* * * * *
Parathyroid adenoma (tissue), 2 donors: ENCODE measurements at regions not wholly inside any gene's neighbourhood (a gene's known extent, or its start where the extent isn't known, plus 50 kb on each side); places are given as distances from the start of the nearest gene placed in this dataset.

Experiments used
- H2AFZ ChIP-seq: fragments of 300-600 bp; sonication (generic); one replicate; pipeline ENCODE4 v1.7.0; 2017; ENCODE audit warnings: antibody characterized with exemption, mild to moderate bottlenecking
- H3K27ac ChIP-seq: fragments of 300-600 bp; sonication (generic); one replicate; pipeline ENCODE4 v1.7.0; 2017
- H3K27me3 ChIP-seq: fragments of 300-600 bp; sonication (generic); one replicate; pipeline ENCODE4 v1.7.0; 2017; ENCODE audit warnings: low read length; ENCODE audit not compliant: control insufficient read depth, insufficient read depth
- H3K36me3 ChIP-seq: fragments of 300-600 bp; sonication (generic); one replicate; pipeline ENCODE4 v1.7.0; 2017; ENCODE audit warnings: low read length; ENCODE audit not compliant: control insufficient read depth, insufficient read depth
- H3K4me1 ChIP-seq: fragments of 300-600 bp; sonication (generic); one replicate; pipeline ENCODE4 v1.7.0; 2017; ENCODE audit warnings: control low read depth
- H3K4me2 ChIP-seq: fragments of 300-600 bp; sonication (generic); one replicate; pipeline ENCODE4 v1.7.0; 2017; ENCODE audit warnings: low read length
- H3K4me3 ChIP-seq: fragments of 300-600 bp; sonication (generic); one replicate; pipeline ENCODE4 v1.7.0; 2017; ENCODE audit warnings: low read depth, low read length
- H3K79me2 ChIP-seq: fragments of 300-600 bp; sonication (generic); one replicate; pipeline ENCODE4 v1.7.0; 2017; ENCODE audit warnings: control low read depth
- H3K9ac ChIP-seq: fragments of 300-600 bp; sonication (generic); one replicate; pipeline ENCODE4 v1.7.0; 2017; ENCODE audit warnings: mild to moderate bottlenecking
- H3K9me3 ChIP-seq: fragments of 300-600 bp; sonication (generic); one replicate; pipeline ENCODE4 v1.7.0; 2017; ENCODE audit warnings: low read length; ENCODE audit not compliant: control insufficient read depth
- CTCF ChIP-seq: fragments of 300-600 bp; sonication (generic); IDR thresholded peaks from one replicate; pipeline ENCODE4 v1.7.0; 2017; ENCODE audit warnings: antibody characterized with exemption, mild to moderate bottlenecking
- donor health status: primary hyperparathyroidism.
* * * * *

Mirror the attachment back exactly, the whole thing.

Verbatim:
Parathyroid adenoma (tissue), 2 donors: ENCODE measurements at regions not wholly inside any gene's neighbourhood (a gene's known extent, or its start where the extent isn't known, plus 50 kb on each side); places are given as distances from the start of the nearest gene placed in this dataset.

Experiments used
- H2AFZ ChIP-seq: fragments of 300-600 bp; sonication (generic); one replicate; pipeline ENCODE4 v1.7.0; 2017; ENCODE audit warnings: antibody characterized with exemption, mild to moderate bottlenecking
- H3K27ac ChIP-seq: fragments of 300-600 bp; sonication (generic); one replicate; pipeline ENCODE4 v1.7.0; 2017
- H3K27me3 ChIP-seq: fragments of 300-600 bp; sonication (generic); one replicate; pipeline ENCODE4 v1.7.0; 2017; ENCODE audit warnings: low read length; ENCODE audit not compliant: control insufficient read depth, insufficient read depth
- H3K36me3 ChIP-seq: fragments of 300-600 bp; sonication (generic); one replicate; pipeline ENCODE4 v1.7.0; 2017; ENCODE audit warnings: low read length; ENCODE audit not compliant: control insufficient read depth, insufficient read depth
- H3K4me1 ChIP-seq: fragments of 300-600 bp; sonication (generic); one replicate; pipeline ENCODE4 v1.7.0; 2017; ENCODE audit warnings: control low read depth
- H3K4me2 ChIP-seq: fragments of 300-600 bp; sonication (generic); one replicate; pipeline ENCODE4 v1.7.0; 2017; ENCODE audit warnings: low read length
- H3K4me3 ChIP-seq: fragments of 300-600 bp; sonication (generic); one replicate; pipeline ENCODE4 v1.7.0; 2017; ENCODE audit warnings: low read depth, low read length
- H3K79me2 ChIP-seq: fragments of 300-600 bp; sonication (generic); one replicate; pipeline ENCODE4 v1.7.0; 2017; ENCODE audit warnings: control low read depth
- H3K9ac ChIP-seq: fragments of 300-600 bp; sonication (generic); one replicate; pipeline ENCODE4 v1.7.0; 2017; ENCODE audit warnings: mild to moderate bottlenecking
- H3K9me3 ChIP-seq: fragments of 300-600 bp; sonication (generic); one replicate; pipeline ENCODE4 v1.7.0; 2017; ENCODE audit warnings: low read length; ENCODE audit not compliant: control insufficient read depth
- CTCF ChIP-seq: fragments of 300-600 bp; sonication (generic); IDR thresholded peaks from one replicate; pipeline ENCODE4 v1.7.0; 2017; ENCODE audit warnings: antibody characterized with exemption, mild to moderate bottlenecking
- donor health status: primary hyperparathyroidism.